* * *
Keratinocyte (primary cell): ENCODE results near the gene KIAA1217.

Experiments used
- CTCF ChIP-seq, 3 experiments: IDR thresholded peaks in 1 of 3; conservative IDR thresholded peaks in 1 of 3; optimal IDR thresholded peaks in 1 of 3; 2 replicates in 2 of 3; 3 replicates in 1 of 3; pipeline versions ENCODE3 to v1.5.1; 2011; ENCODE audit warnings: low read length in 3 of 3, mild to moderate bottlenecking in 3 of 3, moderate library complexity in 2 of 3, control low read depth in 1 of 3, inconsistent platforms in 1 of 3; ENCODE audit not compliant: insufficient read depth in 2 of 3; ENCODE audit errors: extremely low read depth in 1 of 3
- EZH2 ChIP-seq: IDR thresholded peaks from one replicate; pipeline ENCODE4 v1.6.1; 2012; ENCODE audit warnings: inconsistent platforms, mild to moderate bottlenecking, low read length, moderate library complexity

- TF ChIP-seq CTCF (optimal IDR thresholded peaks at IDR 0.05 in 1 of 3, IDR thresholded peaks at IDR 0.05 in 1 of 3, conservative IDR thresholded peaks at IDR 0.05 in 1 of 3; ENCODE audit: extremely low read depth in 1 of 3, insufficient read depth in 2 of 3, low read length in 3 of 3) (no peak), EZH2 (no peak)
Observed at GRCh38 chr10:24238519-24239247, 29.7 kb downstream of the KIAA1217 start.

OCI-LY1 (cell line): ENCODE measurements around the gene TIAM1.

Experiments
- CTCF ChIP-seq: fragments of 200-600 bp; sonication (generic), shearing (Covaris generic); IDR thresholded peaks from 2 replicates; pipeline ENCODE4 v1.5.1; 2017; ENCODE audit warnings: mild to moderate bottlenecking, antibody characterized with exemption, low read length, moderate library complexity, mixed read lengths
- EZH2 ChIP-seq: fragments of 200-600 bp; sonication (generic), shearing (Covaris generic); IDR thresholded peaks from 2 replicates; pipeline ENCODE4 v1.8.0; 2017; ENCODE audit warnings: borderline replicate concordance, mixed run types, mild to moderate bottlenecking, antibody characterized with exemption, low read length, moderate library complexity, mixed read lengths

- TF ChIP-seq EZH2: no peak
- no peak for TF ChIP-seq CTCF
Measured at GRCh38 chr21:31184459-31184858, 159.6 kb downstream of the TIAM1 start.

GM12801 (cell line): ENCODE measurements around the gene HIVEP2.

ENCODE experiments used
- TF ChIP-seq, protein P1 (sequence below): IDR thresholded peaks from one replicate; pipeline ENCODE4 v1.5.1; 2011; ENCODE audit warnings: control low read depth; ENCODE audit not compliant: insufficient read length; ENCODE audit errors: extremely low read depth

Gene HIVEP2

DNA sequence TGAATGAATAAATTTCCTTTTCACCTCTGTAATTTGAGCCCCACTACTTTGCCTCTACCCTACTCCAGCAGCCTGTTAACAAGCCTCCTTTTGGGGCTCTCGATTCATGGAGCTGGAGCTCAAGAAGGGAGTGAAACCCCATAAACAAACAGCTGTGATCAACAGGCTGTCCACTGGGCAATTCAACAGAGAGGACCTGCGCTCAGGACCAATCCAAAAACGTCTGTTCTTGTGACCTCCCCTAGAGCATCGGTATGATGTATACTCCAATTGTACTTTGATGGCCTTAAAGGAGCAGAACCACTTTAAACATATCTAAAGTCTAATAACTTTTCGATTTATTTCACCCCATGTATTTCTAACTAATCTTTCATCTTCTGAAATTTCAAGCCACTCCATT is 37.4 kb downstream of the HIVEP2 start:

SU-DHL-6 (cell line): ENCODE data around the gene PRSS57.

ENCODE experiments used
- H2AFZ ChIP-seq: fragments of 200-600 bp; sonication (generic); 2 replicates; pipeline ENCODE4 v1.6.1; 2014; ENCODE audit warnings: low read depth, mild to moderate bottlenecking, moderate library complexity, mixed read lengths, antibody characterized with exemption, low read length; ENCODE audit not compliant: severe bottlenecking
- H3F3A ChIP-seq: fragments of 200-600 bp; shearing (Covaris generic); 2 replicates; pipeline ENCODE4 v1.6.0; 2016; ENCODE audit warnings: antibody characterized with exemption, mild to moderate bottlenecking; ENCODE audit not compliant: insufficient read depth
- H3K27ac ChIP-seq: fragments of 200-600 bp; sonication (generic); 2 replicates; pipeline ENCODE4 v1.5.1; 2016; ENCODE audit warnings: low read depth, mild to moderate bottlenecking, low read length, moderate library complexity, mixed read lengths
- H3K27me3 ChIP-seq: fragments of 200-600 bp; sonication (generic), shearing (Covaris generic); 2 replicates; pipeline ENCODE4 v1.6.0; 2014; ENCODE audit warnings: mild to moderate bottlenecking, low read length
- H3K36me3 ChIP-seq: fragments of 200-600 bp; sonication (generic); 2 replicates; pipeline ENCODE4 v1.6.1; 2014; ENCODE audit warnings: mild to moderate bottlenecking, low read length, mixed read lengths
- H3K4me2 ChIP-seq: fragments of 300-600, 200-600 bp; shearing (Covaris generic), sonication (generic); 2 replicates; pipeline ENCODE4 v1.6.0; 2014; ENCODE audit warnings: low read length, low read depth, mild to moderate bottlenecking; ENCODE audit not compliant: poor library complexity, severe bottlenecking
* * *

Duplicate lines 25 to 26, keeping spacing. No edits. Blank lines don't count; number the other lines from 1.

- H3K36me3 ChIP-seq: fragments of 200-600 bp; sonication (generic); 2 replicates; pipeline ENCODE4 v1.6.1; 2014; ENCODE audit warnings: mild to moderate bottlenecking, low read length, mixed read lengths
- H3K4me2 ChIP-seq: fragments of 300-600, 200-600 bp; shearing (Covaris generic), sonication (generic); 2 replicates; pipeline ENCODE4 v1.6.0; 2014; ENCODE audit warnings: low read length, low read depth, mild to moderate bottlenecking; ENCODE audit not compliant: poor library complexity, severe bottlenecking